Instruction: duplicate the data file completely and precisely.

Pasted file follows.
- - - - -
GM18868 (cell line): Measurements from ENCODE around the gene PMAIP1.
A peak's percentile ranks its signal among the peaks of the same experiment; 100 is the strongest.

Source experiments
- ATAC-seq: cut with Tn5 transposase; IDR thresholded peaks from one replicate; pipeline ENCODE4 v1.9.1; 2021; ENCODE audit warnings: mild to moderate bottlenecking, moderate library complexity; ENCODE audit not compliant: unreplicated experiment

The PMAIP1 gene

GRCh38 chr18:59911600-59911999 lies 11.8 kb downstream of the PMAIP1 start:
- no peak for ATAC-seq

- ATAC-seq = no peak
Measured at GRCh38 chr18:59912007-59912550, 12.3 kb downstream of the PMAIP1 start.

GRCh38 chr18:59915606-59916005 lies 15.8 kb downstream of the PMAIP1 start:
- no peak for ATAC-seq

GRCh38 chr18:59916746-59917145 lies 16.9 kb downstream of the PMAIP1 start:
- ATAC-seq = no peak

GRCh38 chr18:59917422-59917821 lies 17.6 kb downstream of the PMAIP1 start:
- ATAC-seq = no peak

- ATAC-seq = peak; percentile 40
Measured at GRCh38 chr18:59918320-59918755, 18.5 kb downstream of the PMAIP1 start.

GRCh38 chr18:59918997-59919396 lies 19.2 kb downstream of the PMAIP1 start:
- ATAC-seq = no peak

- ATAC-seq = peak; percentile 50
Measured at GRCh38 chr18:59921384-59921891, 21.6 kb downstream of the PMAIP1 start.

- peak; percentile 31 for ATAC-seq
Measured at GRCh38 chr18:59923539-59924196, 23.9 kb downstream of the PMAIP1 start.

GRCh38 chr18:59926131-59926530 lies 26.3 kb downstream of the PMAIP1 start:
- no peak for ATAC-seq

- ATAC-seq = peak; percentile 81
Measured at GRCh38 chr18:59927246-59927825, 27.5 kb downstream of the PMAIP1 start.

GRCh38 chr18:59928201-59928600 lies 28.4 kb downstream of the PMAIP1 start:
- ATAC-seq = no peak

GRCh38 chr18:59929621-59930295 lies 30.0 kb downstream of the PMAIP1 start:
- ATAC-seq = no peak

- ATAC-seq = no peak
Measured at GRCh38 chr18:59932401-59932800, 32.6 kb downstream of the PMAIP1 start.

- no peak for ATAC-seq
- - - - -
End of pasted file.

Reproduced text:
GM18868 (cell line): Measurements from ENCODE around the gene PMAIP1.
A peak's percentile ranks its signal among the peaks of the same experiment; 100 is the strongest.

Source experiments
- ATAC-seq: cut with Tn5 transposase; IDR thresholded peaks from one replicate; pipeline ENCODE4 v1.9.1; 2021; ENCODE audit warnings: mild to moderate bottlenecking, moderate library complexity; ENCODE audit not compliant: unreplicated experiment

The PMAIP1 gene

GRCh38 chr18:59911600-59911999 lies 11.8 kb downstream of the PMAIP1 start:
- no peak for ATAC-seq

- ATAC-seq = no peak
Measured at GRCh38 chr18:59912007-59912550, 12.3 kb downstream of the PMAIP1 start.

GRCh38 chr18:59915606-59916005 lies 15.8 kb downstream of the PMAIP1 start:
- no peak for ATAC-seq

GRCh38 chr18:59916746-59917145 lies 16.9 kb downstream of the PMAIP1 start:
- ATAC-seq = no peak

GRCh38 chr18:59917422-59917821 lies 17.6 kb downstream of the PMAIP1 start:
- ATAC-seq = no peak

- ATAC-seq = peak; percentile 40
Measured at GRCh38 chr18:59918320-59918755, 18.5 kb downstream of the PMAIP1 start.

GRCh38 chr18:59918997-59919396 lies 19.2 kb downstream of the PMAIP1 start:
- ATAC-seq = no peak

- ATAC-seq = peak; percentile 50
Measured at GRCh38 chr18:59921384-59921891, 21.6 kb downstream of the PMAIP1 start.

- peak; percentile 31 for ATAC-seq
Measured at GRCh38 chr18:59923539-59924196, 23.9 kb downstream of the PMAIP1 start.

GRCh38 chr18:59926131-59926530 lies 26.3 kb downstream of the PMAIP1 start:
- no peak for ATAC-seq

- ATAC-seq = peak; percentile 81
Measured at GRCh38 chr18:59927246-59927825, 27.5 kb downstream of the PMAIP1 start.

GRCh38 chr18:59928201-59928600 lies 28.4 kb downstream of the PMAIP1 start:
- ATAC-seq = no peak

GRCh38 chr18:59929621-59930295 lies 30.0 kb downstream of the PMAIP1 start:
- ATAC-seq = no peak

- ATAC-seq = no peak
Measured at GRCh38 chr18:59932401-59932800, 32.6 kb downstream of the PMAIP1 start.

- no peak for ATAC-seq